I'm told that some students had no problems with high school (euclidean) geometry but crumpled in algebra, and others had the reverse experience.
If our educational objective is training the person, then a solid course in logic is just as good as a solid course in algebra. (Quadrivium anyone?)
If our objective is to prepare the student to understand the world, we're stuck with the problem that algebraic modeling is the language of many disciplines.
If our educational objective is training the person, then a solid course in logic is just as good as a solid course in algebra.
Which then collides with the omnipresent "I feel."
Both statistics & logic would be good for citizens.
I fail to see how someone should be awarded college degree without having mastered Algebra II, which most of us take in the third year of high school. I am reminded of math exit exams for high school, which require mastery of 8th grade math.
I've argued that a semester's introduction to legal reasoning and an introduction to medicine would also be excellent requirements.
I'm very good at math, and pretty crappy at languages. I'm willing to cut a student some slack if they're crappy at math but superlative at languages. (A's in mickey mouse courses don't count. In fact, I'm not sure what A's mean in a lot of courses anymore...)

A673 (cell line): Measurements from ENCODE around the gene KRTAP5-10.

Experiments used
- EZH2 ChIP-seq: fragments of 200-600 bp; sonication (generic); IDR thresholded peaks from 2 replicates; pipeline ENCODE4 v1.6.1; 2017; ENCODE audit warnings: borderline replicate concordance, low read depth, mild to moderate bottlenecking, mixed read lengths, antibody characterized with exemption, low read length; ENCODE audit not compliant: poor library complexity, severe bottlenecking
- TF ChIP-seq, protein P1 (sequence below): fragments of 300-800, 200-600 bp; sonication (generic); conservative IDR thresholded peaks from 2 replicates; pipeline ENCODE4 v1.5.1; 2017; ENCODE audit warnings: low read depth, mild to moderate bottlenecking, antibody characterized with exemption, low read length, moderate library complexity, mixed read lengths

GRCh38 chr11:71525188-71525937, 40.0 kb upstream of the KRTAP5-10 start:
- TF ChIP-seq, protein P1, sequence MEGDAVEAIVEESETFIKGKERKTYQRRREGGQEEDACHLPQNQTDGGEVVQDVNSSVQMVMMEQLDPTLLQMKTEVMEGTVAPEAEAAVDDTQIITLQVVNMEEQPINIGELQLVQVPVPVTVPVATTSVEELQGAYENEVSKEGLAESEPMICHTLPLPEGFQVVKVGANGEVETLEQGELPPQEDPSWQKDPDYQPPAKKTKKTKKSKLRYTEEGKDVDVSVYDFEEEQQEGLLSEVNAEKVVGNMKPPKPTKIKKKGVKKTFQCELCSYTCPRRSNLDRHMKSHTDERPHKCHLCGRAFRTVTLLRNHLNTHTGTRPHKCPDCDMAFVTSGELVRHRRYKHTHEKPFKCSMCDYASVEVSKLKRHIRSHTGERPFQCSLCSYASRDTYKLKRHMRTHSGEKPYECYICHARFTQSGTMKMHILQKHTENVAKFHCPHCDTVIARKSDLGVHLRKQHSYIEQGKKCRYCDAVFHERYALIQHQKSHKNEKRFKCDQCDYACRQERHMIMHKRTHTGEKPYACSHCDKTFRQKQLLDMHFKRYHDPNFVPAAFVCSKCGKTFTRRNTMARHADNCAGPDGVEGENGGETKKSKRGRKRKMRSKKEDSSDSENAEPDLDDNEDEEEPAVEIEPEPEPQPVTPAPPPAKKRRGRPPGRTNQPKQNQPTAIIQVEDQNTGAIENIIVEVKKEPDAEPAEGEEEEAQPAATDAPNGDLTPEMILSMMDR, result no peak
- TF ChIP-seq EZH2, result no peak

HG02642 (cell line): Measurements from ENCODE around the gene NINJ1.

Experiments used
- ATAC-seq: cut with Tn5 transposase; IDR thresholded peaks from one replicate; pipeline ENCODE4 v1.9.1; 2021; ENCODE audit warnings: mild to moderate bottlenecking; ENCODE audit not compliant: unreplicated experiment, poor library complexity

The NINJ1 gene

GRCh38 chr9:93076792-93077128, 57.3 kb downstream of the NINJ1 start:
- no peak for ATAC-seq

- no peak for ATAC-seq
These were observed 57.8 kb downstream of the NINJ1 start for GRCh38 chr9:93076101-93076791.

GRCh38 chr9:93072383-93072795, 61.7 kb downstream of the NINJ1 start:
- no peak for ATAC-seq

I am reminded of an elementary level schoolteacher who, during a previous oil boom, decided to join the oil field. The training course required 9th grade algebra, which would be subsequently used at the rig site. The schoolteacher had great difficulty with the training modules that required mastery of 9th grade algebra.
I read the syllabi of the classes and do think those topics are very important. I do think students that aren't going to go past geometry should take those in high school.
The lower math requirements are necessary when you have a larger population of students going to college, instead of the elite learners. It's needed when you don't have on the job training any more and employers want certification instead.
I believe that part of the value of learning different courses is that it exercises your mind and thus increases its capacity. You may not need the actual subject matter, but learning how to learn things will be valuable.
There are two issues that I have always had with the way math is taught. First in all but one algebra class and in my statistic classes, there was little if any discussion on how each module related to the others modules. It often seemed that I was being taught facts that had little relation to each other. Not too mention that there might be a semester or two between math classes
The other issue I have that often the was little practical application for the formula given, even an odd history fact would help my retention of the material. But often my classes were taught by math grad students or associates professors who liked theory and cared little for teaching.
Where I went to high school if you had geometry, trigonometry and algebra, you senior year you could take the intro to calculus and analytical geometry course. Calculus isn't too hard for high school. I was an engineering major in college and you freshman year you had to take the calculus course because so many engineering courses required calculus as a prerequisite. If you couldn't pass calculus you weren't going to be an engineer.